A few of you were curious about the airstream drawing in this post. So it only makes sense that, with your curiousity combined with my big news from yesterday I share a project I've been working on over at Braid. Tara and I recently went down to Austin, TX to meet up with Paige and Ryan to help them brand their new business - a juice truck! We used our iPhones with some lo-fi editing to make a little video to document our experience. Watch it and you'll get to see a little more BABY COW! action.
We're looking forward to making more branding adventure videos soon. Maybe we'll even upgrade our cameras from the iPhone - I'm looking at a Canon 5D or 7D or an even more economical T3i. Any thoughts?
P.S. Thank you all so much for your support yesterday. It was a very good day.
Braid Creative & Consulting. This is my new business.
This story starts 7 years ago. I had just graduated college and landed a job working at an alternative weekly newspaper. It was pretty much the best job ever - but what I wanted in my heart of hearts was to work with my sister, Tara. Tara was a creative director at a small (and really rad) advertising agency. I knew it was a matter of when, not if, that we would be working side-by-side. And in 2005 she asked me to be her art director.
At first we were kind of freaked out and insecure about the whole sister / nepotism thing. We kept the family matter hush-hush and laughed it off when people would comment on how identical our voices were. Or how freakish it was that we had the exact same mannerisms and would say the same thing at the same time. Over time we would start telling new hires and established clients that we were sisters. And they always LOVED it. They thought it was special. It was. It is. And you guys - we rocked it. Together we were a creative force to be reckoned with.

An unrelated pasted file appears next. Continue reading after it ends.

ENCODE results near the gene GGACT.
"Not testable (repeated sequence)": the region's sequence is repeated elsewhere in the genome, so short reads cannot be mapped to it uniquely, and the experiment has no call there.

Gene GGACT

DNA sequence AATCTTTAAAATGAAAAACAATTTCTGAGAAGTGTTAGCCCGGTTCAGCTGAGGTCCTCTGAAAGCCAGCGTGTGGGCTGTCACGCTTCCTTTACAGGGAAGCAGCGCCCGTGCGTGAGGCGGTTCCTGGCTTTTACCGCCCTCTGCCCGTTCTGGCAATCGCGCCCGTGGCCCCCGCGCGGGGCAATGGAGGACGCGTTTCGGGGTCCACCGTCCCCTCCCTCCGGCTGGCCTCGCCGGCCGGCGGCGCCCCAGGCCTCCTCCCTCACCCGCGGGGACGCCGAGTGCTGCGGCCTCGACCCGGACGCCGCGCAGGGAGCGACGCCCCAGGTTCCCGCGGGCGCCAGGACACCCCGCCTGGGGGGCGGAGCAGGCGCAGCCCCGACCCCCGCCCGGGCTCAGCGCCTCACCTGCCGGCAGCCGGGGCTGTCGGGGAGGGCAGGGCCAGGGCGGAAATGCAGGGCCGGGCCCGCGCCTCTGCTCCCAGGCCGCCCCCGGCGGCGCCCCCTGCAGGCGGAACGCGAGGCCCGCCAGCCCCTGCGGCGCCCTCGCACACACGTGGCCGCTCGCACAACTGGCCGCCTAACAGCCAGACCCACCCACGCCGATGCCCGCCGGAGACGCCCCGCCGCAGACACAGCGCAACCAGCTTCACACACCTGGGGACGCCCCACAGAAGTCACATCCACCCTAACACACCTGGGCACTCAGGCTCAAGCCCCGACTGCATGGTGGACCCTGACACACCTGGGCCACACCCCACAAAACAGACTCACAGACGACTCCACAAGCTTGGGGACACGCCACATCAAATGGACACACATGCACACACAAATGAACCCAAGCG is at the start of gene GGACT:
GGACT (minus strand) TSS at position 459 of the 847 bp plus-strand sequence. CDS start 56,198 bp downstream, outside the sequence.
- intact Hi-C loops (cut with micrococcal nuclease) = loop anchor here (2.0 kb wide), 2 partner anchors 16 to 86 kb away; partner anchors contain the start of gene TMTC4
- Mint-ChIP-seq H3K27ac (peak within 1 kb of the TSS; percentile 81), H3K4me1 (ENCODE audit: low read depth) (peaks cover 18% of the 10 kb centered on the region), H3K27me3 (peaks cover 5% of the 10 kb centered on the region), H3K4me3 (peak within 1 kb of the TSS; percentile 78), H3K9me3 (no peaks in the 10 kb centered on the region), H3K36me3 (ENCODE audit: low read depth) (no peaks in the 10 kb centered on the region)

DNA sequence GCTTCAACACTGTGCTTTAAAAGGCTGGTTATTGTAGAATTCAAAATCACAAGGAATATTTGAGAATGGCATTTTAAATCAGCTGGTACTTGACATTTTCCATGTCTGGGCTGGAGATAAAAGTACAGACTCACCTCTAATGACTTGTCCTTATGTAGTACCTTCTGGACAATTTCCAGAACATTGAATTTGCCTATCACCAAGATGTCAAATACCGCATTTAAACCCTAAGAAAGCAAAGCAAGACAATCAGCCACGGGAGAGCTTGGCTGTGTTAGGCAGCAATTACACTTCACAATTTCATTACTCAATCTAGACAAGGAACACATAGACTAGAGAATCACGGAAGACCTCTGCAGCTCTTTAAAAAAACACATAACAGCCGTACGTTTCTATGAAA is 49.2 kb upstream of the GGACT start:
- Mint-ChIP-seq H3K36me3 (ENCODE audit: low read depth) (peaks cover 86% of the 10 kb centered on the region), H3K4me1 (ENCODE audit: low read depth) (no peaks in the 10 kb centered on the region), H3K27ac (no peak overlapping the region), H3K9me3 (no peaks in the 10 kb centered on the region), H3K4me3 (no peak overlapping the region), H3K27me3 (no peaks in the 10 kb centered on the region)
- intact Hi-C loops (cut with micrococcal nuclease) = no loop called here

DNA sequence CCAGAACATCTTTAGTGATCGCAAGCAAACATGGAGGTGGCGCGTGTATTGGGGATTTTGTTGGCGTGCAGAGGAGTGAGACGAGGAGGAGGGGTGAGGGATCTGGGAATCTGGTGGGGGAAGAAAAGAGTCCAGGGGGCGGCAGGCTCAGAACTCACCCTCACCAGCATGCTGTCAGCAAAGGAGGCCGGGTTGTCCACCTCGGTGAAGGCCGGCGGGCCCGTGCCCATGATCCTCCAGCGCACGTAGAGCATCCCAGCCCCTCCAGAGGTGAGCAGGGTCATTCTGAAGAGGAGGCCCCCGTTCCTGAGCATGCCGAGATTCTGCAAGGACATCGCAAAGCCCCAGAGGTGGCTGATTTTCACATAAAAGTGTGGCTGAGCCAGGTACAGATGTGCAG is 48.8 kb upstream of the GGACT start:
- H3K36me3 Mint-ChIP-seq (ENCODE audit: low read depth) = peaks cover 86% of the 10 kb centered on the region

And then things got hard and tricky. We were feeling different kinds of growing pains at the same time and while I'm admittedly a jump-ship kind of girl, Tara is more of a hold-down-the-fort kind of gal. So after five years of side-by-side designing, directing, producing, branding, writing and deep-sighing, I decided to leave my dream job as a senior art director to dive into full-time freelance. I was leaving advertising but I was also leaving Tara.
A lot of you have been with me since then. Over the past year my passion for writing and sharing my freelance experience has almost eclipsed my passion for being a designer. Helping small businesses get off the ground with a new brand sets me on fire. And telling you all my story on a daily basis keeps me going (thank you - a million times - thank you). But freelancing didn't come without struggle. I often felt isolated and overwhelmed - and everytime I would share these feelings with Jeremy he would say "You miss your sister."
I did. I missed my sister. But in my heart of hearts I knew it was only a matter of when, not if, that we would be designing, writing, branding, directing, producing, concepting, jet-setting and deep-sighing side-by-side again.